James Mangold is an American director, screenwriter and producer. He’s been responsible for some great films like Heavy, Copland, Walk the Line, the 3:10 to Yuma remake, and The Wolverine. He’s also directed Girl, Interrupted, Kate & Leopold, Identity, and Knight & Day. Which means that over the course of a 30+ year career, he has refined his ability to craft gritty, masculine films about relationships, loss, and character development. I’m glad to share that I’ve been there with him in good films and bad, and when the times are good with Mangold, the times are really quite good.

After the somewhat moderate success of The Wolverine, I was excited to learn that when Mangold was signed on to do Logan, he went to the fanbase to get insights on how to develop the story. Much like Hugh Jackman has done throughout his tenure as James Howlett, Mangold really took stock of the material and worked it over with proper attention.

Taking elements from the Old Man Logan run and The Death of Wolverine run (spoiler alert), this film gives Jackman room to breathe, much like Tim Miller did with Ryan Reynolds and Deadpool, he focused on the nuances of him.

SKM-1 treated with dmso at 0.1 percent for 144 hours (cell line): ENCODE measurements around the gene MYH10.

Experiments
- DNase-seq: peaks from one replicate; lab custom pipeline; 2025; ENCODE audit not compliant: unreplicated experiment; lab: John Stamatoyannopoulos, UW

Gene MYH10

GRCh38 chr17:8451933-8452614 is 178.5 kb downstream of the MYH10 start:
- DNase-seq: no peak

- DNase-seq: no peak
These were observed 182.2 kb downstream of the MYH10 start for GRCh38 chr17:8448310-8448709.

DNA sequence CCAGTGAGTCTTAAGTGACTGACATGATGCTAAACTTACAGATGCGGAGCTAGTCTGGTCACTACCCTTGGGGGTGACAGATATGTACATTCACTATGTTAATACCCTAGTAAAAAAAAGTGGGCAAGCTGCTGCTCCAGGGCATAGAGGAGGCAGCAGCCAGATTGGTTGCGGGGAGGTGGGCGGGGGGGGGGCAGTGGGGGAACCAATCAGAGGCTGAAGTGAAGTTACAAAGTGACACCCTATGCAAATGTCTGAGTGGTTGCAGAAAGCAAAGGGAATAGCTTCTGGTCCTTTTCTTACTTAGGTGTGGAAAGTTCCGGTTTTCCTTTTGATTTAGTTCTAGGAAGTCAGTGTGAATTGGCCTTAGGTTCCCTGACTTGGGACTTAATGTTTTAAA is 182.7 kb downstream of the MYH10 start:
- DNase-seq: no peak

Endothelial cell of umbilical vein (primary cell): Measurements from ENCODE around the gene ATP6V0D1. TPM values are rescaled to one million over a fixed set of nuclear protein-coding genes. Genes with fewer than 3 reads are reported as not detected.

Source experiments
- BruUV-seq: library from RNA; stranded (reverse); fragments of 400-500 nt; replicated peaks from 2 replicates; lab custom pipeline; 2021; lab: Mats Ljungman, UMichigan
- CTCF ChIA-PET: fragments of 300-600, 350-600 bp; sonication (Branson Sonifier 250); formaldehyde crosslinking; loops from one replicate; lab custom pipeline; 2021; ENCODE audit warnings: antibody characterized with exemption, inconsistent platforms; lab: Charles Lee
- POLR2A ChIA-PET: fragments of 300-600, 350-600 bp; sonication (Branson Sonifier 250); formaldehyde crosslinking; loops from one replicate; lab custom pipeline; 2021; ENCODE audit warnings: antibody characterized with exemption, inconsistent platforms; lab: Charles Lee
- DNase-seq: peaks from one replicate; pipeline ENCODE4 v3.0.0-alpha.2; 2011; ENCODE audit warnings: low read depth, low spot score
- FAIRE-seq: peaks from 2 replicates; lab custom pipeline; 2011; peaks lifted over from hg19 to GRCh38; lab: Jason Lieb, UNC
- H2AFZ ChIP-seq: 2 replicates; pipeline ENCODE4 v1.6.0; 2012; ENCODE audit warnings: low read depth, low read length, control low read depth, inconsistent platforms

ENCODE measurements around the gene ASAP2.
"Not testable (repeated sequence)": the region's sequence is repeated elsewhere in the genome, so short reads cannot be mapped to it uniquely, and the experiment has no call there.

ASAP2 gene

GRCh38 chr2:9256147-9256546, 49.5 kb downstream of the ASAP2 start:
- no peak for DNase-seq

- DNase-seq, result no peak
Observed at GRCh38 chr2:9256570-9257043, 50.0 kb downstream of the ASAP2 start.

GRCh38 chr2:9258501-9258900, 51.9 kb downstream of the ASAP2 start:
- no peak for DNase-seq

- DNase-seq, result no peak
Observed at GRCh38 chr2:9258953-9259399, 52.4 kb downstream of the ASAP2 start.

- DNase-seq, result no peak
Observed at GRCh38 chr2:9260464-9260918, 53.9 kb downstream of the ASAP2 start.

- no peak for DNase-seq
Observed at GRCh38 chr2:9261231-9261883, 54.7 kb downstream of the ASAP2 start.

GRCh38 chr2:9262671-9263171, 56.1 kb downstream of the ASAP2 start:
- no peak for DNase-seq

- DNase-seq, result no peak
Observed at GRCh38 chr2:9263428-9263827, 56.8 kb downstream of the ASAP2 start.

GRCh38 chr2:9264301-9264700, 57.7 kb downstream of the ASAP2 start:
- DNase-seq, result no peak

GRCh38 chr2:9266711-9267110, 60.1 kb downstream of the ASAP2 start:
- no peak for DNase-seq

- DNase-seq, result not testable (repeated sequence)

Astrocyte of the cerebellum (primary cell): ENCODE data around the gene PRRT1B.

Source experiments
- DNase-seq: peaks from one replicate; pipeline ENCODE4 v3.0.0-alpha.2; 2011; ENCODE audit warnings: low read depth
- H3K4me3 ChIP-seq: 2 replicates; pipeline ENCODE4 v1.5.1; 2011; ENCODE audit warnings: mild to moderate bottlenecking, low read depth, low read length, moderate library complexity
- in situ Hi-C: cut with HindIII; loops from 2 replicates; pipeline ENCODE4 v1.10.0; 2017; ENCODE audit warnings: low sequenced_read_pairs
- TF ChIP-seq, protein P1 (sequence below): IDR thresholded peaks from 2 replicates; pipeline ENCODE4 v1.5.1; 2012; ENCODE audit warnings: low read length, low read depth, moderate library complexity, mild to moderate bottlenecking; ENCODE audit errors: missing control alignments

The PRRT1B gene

In the year 2029, mutants are almost extinct. An aging and limited Logan (Hugh Jackman) lives with mutant tracker Caliban (Stephan Merchant) and cares for nonagenarian Charles Xavier (Patrick Stewart), who has Alzheimer’s disease, which is effecting his telepathic abilities.

When a lady asks Logan to escort her and eleven-year-old girl Laura (Dafne Keen) to a place in North Dakota called “Eden”, he dismisses her at first. He then reluctantly accepts when money is offered, money that would get him and Charles onto open water away from people. But the Transigen corporation is looking for Laura, and they murder the lady, with Laura hiding in Logan’s vehicle.

Cyborg Donald Pierce (Boyd Holbrook) heads up a team of Reavers to find Laura, but not before Logan and Charles learn that Transigen was breeding mutant children under project X-23, and when they moved onto project X-24, the children were to be euthanized. Laura is a clone of Wolverine, AKA Logan. Caliban is captured, but the other three escape.